Secure alternative energy sources


Shortly after listing in 2013, Sibanye indicated its intention to explore alternative sources of long-term electricity supply in response to this material risk. Sibanye intends to reduce its dependency on Eskom over the next few years as this will make a material difference to production costs.

Photovoltaic generation from sites adjacent to Sibanye’s mining operations represents a partial solution to securing alternative electricity supply. This technology can be implemented over a relatively short time while baseload solutions will be required to complement photovoltaic power for a more comprehensive approach.



Sibanye has completed several studies of other energy sources it considers reliable and over which we will be able to exercise some control. An in-depth investigation into coal-fired power stations, varying in size from 200MW to 600MW, was completed in 2014. A critical aspect of the study was the need to ensure reliable, quality coal sources. Sibanye is also engaging with technology partners to develop a deeper insight into independent power generation.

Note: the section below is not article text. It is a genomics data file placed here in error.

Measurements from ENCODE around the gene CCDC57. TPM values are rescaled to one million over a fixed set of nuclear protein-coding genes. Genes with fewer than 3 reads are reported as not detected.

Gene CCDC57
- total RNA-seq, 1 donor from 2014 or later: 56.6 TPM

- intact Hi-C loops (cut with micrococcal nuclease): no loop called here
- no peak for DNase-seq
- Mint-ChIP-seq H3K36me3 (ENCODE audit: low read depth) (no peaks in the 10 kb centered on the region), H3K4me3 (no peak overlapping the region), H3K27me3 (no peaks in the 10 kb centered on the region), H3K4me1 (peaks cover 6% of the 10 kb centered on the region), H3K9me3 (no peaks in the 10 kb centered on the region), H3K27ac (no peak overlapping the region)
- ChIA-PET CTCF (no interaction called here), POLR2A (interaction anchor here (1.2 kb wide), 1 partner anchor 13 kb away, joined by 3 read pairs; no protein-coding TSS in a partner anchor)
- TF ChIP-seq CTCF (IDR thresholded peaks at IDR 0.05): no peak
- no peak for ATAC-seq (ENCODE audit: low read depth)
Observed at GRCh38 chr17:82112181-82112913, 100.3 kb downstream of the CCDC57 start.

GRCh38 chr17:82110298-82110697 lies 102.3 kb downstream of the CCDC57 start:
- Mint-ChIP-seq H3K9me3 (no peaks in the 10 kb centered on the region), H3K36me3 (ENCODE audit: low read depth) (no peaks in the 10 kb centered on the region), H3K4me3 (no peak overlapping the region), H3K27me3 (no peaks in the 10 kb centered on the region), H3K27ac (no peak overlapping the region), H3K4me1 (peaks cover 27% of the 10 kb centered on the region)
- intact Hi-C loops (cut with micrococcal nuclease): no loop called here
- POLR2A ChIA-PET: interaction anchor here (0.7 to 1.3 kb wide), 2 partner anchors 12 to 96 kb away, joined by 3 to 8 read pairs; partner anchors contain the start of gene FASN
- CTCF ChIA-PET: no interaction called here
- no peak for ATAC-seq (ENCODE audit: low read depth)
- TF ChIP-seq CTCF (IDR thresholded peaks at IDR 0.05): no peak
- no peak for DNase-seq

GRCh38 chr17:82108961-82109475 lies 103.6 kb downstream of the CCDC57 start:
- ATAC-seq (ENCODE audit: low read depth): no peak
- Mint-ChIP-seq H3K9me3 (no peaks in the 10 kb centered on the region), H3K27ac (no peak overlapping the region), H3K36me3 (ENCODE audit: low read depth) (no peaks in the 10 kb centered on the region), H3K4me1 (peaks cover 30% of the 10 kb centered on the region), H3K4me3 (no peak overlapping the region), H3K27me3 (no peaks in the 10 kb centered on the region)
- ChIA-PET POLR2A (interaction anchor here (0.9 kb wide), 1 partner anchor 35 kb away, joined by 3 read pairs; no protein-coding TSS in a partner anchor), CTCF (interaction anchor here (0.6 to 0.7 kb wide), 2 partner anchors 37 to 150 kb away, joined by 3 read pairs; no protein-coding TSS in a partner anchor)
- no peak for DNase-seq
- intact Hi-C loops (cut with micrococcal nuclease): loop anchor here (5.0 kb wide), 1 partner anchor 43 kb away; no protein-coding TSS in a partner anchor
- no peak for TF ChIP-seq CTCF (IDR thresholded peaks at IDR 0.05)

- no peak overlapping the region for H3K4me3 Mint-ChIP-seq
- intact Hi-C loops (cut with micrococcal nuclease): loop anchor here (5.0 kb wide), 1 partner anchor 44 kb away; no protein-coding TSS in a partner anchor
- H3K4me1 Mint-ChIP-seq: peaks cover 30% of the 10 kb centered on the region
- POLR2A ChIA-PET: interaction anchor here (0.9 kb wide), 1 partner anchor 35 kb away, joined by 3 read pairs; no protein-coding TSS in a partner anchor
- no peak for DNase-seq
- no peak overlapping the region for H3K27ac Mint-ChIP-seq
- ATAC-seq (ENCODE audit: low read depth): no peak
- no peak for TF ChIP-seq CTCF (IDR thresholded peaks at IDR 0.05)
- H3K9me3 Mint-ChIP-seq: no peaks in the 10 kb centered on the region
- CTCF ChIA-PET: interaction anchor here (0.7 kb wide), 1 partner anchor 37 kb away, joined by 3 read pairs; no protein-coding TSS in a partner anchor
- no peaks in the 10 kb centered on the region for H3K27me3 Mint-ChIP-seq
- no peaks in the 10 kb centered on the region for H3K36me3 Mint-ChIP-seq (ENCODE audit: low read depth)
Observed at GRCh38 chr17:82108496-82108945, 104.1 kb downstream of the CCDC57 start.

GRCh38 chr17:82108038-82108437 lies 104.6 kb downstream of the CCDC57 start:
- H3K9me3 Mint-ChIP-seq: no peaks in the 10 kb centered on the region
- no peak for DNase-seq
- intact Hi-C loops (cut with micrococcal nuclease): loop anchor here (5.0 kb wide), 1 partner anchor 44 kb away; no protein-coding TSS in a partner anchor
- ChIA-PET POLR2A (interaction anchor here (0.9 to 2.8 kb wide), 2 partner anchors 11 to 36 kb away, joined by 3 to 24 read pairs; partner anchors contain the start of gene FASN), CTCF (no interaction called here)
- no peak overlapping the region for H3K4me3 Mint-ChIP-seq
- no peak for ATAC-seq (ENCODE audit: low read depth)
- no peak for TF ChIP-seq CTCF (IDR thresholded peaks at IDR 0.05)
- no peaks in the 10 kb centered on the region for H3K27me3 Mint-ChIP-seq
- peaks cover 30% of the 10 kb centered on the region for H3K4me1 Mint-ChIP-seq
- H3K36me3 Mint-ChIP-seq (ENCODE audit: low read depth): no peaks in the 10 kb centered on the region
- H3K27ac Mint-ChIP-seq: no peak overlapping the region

Sibanye has been exploring various alternative sources of long-term stable energy supply in response to the inconsistent and increasingly expensive power supplied by Eskom. To this end, projects have been identified as possible platforms to facilitate the Group’s electricity-supply objectives and development of a viable IPP platform. Ultimately, security of supply and enhanced cost control would continue to support Sibanye’s bottom line and hence the Group’s ability to pay industry-leading dividends.


A PFS completed in 2014 confirmed that solar power would be an economically competitive solution, and could ameliorate the effects of interruptions in Eskom supply on operations. The photovoltaic project is in development phase with focus currently on acquiring the required environmental permitting for the entire project, including the selected site adjacent to the Driefontein and Kloof operations, engineering design and establishing the most appropriate business arrangements to optimise commercial benefits. The 150MW photovoltaic project remains on track to begin generating electricity towards the end of 2017.


While coal-fired power generation is regarded as the most likely alternative, the feasibility of a range of other baseload-supply options, including renewable electricity sources, are being evaluated.

Beatrix Wind House

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